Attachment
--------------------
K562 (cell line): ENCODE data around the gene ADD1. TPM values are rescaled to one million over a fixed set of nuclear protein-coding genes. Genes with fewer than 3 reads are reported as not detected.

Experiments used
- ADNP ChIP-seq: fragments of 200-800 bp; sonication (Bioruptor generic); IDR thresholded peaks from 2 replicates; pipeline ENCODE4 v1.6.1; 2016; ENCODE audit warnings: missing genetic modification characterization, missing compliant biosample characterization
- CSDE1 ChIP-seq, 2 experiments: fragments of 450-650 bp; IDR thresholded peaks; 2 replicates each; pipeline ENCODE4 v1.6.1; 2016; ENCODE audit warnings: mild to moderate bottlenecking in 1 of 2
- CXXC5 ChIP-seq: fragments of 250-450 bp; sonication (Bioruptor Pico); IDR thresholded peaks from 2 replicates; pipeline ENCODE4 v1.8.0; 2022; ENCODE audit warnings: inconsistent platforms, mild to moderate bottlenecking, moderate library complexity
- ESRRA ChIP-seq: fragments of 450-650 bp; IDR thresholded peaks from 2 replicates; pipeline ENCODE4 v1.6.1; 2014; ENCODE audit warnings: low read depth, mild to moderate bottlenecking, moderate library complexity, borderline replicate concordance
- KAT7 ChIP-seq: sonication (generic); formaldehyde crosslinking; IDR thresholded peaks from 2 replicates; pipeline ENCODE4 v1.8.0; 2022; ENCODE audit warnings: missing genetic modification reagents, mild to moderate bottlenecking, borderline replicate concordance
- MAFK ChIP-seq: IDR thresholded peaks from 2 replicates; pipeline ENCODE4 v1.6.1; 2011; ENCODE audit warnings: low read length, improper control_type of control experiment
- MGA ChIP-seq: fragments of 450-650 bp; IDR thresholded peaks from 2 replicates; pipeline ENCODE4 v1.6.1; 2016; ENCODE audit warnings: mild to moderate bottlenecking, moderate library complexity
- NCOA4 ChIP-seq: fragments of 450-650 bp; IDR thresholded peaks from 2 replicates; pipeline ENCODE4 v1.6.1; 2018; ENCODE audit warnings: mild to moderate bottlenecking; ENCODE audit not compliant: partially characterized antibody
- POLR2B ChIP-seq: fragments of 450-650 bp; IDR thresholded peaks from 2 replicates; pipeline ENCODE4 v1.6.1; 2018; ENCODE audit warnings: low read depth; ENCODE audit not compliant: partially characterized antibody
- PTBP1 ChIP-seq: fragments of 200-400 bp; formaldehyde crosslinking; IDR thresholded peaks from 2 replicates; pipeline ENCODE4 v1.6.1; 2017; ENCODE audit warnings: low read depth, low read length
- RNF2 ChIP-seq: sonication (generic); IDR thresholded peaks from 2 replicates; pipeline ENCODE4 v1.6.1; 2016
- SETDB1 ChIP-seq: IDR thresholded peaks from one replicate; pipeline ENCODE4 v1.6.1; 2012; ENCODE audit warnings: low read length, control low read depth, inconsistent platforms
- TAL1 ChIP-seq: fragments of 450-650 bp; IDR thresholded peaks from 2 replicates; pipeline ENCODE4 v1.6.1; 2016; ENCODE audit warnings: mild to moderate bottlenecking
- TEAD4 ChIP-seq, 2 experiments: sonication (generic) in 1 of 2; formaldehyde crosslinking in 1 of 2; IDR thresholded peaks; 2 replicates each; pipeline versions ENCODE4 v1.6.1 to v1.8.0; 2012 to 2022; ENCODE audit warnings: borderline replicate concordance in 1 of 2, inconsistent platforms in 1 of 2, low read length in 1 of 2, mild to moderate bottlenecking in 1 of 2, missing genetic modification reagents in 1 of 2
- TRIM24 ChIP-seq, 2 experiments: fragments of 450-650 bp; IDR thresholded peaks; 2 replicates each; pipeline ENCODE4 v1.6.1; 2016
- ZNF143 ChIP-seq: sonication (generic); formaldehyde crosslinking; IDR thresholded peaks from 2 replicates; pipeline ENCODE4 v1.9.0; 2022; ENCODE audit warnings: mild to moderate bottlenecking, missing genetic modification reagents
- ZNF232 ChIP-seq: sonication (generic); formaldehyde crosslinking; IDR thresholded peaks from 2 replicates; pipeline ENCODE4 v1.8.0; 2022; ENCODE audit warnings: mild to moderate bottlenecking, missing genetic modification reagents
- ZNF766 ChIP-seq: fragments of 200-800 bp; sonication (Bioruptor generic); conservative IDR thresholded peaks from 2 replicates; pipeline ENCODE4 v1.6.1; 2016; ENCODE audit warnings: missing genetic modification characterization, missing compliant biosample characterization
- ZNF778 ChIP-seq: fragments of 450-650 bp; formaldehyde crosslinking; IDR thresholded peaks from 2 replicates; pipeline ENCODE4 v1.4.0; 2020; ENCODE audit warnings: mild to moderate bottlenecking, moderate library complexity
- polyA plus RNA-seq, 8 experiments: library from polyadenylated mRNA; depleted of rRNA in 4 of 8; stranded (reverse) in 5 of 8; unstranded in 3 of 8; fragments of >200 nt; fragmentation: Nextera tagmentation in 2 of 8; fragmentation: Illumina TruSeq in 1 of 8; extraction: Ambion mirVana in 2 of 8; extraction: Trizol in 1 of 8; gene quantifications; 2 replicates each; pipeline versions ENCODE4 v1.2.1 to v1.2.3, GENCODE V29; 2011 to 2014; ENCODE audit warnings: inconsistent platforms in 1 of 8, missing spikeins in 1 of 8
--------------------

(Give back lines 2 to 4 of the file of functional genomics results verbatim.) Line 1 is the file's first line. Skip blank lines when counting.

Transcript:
Experiments used
- ADNP ChIP-seq: fragments of 200-800 bp; sonication (Bioruptor generic); IDR thresholded peaks from 2 replicates; pipeline ENCODE4 v1.6.1; 2016; ENCODE audit warnings: missing genetic modification characterization, missing compliant biosample characterization
- CSDE1 ChIP-seq, 2 experiments: fragments of 450-650 bp; IDR thresholded peaks; 2 replicates each; pipeline ENCODE4 v1.6.1; 2016; ENCODE audit warnings: mild to moderate bottlenecking in 1 of 2